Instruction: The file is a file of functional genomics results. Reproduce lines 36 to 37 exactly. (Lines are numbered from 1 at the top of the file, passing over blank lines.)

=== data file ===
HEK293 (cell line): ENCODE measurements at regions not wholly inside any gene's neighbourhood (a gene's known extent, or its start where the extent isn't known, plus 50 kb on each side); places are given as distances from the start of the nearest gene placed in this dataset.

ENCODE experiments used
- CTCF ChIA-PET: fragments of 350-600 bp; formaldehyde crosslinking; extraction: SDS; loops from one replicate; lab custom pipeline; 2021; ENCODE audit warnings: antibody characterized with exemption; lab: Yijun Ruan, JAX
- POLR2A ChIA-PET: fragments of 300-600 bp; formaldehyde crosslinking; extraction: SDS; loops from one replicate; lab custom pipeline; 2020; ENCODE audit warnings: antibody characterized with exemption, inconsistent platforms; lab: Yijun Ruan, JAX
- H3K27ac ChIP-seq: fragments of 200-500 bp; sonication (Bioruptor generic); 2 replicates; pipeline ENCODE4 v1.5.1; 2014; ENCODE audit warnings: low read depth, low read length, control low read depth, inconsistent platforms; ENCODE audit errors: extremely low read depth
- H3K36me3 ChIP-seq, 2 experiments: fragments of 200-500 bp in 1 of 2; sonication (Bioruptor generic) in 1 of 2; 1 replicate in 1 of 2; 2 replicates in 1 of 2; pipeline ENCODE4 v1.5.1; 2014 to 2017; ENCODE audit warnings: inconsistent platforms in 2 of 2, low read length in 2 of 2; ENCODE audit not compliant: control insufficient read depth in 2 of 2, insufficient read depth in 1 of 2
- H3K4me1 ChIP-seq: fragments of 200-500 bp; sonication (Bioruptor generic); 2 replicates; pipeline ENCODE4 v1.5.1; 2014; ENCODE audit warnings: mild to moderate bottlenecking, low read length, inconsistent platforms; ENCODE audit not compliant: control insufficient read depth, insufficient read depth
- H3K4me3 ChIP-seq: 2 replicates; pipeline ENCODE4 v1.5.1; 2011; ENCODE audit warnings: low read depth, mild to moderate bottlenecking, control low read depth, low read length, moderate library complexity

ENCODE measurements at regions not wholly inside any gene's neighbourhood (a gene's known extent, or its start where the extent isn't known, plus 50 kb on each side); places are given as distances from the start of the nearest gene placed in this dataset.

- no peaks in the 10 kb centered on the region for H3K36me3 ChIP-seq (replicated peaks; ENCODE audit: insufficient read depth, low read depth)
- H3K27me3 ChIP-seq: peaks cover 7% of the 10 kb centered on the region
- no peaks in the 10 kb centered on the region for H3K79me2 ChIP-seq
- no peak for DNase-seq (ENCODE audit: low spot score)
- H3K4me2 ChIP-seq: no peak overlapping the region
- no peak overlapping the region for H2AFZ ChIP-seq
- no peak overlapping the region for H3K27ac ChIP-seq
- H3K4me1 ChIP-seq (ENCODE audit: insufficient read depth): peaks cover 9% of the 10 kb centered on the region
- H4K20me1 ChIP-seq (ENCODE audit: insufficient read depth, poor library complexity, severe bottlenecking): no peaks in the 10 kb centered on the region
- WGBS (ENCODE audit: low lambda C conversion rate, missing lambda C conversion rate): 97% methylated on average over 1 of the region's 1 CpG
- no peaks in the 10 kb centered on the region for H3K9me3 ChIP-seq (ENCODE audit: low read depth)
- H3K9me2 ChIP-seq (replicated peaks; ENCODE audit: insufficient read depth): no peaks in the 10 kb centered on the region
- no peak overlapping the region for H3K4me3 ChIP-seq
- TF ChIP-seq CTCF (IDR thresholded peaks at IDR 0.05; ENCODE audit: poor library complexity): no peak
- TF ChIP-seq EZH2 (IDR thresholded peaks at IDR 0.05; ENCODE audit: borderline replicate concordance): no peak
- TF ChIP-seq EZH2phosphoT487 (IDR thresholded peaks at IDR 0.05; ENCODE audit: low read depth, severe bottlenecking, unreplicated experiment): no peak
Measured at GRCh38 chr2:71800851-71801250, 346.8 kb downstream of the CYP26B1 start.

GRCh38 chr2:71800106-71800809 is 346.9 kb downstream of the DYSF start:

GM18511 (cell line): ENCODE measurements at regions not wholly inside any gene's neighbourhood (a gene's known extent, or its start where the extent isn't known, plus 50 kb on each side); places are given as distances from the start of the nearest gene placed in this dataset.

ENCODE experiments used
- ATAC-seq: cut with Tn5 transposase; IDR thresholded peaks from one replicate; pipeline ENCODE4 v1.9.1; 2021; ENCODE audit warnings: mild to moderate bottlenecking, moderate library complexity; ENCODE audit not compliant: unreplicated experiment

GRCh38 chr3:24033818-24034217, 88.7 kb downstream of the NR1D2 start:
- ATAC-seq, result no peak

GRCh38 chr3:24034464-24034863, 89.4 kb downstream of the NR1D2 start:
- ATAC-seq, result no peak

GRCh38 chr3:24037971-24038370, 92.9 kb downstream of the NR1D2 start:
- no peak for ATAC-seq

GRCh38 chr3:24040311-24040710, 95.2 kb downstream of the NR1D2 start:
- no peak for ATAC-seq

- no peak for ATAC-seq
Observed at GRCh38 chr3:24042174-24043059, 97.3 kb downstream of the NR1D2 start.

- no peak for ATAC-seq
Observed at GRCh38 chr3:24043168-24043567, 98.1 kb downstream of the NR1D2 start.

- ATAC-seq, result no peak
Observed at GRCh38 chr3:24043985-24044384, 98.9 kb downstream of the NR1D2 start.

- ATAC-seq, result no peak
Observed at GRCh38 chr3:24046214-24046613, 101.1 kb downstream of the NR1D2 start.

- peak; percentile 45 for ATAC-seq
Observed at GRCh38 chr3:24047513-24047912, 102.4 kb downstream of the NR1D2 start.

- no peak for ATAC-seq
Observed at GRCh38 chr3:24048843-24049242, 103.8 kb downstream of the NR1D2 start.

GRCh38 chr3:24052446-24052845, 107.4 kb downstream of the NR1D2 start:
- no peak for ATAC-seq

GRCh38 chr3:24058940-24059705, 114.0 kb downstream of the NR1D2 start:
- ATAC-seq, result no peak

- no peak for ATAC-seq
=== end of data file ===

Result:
- no peak for ATAC-seq

GRCh38 chr3:24040311-24040710, 95.2 kb downstream of the NR1D2 start: